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The Engineers of Abundance

Haden had never seen so much wealth in one place before. He stopped short at the balcony and stared down in awe. Behind him, the click of boot heels on polished slate grew louder as the Nuvoy Manufacturing Guards closed in. Their pace was steady and certain. There was nowhere for him to run.

The air had the electrified scent of ozone and left the taste of dust in his mouth. Light filtered down through skylights frosted to block the prying cameras of spy satellites and surveillance drones. Shelves lined the walls and rose in tiers from the islands that dominated the floor below him. Robots moved between the islands, stacking and removing items, loading pallets onto the automated carts that darted from one side of the room to the other, all moving so quickly and choreographed so precisely that a human would have been run over or decapitated by a swinging arm within seconds of entering. Carts exited continually with stacks of goods to some point beneath Haden's feet, but more carts kept entering through the large doorway at the distant end of the room, bearing every imaginable type of commodity and numerous finished products to be sorted and stocked by the robot workers.

"Only empty trucks ever enter the Nuvoy compound," Jenna used to tell him, "but they're always full when they leave. So where does everything come from?"

As Haden watched, the carts brought in more and more and still more. Trailer-sized canisters of liquid helium. Massive, chained bundles of mahogany logs. Barrel after barrel of crude and synthetic oil. Crates of frozen shark and whale meat, half-ton cubes of scandium and antimony and zinc, boxes of the element dysprosium. And the real reason for this room and the compound that housed it, a pyramid of huge chests taking up half an acre of floor space, each chest bearing a label that in one word explained the reason for the war and what would be required to win it: "Phosphate."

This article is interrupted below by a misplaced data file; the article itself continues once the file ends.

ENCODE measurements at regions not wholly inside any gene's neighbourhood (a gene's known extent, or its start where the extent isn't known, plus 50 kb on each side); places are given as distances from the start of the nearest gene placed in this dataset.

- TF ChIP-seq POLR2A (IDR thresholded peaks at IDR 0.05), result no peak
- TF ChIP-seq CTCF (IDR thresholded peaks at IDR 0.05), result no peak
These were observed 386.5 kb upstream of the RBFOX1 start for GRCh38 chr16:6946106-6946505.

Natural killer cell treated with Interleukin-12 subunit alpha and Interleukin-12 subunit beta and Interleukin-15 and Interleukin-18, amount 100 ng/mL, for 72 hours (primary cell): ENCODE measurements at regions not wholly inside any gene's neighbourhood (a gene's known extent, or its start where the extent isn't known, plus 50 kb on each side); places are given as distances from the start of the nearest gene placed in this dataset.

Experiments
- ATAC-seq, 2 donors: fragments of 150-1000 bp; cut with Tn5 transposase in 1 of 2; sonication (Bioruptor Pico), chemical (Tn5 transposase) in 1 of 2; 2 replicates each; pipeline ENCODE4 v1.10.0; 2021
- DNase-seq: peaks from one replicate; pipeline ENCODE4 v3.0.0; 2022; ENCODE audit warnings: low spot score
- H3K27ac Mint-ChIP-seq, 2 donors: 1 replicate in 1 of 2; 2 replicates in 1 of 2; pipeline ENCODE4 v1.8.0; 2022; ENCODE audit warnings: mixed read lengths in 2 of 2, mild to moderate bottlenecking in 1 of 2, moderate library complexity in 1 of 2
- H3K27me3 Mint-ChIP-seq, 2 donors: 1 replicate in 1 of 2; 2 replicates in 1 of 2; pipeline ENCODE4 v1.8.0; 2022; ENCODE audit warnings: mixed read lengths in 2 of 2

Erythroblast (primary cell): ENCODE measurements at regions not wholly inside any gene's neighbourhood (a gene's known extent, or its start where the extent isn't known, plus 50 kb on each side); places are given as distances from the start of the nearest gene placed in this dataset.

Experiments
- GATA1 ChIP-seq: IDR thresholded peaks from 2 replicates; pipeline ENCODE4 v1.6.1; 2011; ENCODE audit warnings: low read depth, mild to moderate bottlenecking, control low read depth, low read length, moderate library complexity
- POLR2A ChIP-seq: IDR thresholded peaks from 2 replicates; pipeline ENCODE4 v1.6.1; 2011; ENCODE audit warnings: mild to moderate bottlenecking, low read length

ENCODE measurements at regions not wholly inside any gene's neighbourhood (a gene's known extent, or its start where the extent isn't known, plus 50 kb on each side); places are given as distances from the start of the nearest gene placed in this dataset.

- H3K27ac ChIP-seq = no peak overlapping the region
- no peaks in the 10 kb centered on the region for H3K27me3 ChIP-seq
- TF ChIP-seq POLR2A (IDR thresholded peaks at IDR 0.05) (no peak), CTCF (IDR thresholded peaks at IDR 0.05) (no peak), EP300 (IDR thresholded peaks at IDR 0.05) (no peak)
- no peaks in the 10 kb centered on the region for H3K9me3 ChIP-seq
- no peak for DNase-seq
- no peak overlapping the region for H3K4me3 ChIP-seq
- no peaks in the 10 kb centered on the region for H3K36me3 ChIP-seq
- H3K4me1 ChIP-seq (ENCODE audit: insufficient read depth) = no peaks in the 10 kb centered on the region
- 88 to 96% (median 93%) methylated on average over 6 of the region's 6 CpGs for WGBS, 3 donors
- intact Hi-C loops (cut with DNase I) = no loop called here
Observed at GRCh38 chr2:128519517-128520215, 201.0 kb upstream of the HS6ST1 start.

Then his eye was caught by a collection of finished products on one of the closest islands. Sitting on the middle shelf was an entire bin of Thyvix capsules. Enough of the drug to have kept Jenna alive for years. He stared at it and barely moved as two guards stepped up on either side of him.

"Haden Kahenda," one of the guards said near his ear. The steel jaw of a handcuff locked around his left wrist. "How far did you think your falsified credentials would get you?"

Haden twisted his body to face him, adrenaline washing away his memories and regrets. "I hoped they would get me here."

The guard yanked Haden's other arm back and cuffed his wrists together. "Search him."

The guard who had spoken was too tall for his company-issued uniform. He held his fists near his sides like a pair of clubs. His companion had the stunted stature that marked her immediately as a survivor of famine. She patted Haden down. In his waistband she found a white plastic cylinder a little wider and squatter than a pen. A mini disrupter. She looked at it without recognition and slipped it into her pocket. "If you knew enough about Nuvoy to get through security, you know about the Nuvoy Act," she said.

There was no point now in trying to maintain his cover. "I used to be a Nuvoy contractor."

"Then you know that on this compound we're an authorized police force. We can detain you for up to 24 hours before we hand you over to the Virginia State Police."

Haden looked her in the eye. "I want to talk to Jonathan Greene."

"What a coincidence," she answered. "He wants to speak with you."

Jonathan Greene, president and CEO of Nuvoy Manufacturing, was having lunch in his private office suite. Haden's captors pushed him forward so that he stood in front of the table in Greene's dining room while the CEO leaned back from his plate and wiped his hands with a cloth napkin, looking him over as if examining a perplexing report. "You're the energy consultant."

For a moment, when Greene's hand had passed over the table, images had appeared on the surface. Menu options. Fresh fruit pastries. A green salad. A grilled-rare steak. The products of fertilizer, water, and wealth that most people had thought they had lost forever before Nuvoy made them possible again.

"What are you doing here, Kahenda?" he demanded. His voice was soft but insistent.

Haden didn't answer.

"You did good work for us. If you needed another job, you could have asked."

For some reason, Haden thought of Jenna's Thyvix tablets. Nuvoy could give you anything you needed, until suddenly it didn't, and when it stopped was when you realized how much depended on a single corporation. "I came to find out what happened to the fusion plant I designed."

Greene frowned. "That's classified. This facility is crucial to the war effort."

"You're not connected to the grid, and your solar farm isn't big enough for your operations. So you must be drawing additional power from somewhere."

Greene's voice hardened in an instant. "You're trespassing. You potentially compromised national security by breaking into the Warehouse."

"The reactor I worked on—"

"Nuvoy's reactor." Out of the corners of his eyes, Haden saw both guards tense, waiting for a cue from their boss.

"I saw the leaked memo that says Nuvoy developed transmutation technology. But the trucks coming into the compound are empty, so what's being transmuted?"

"Our work is classified. I'm giving you one last chance to explain your presence here."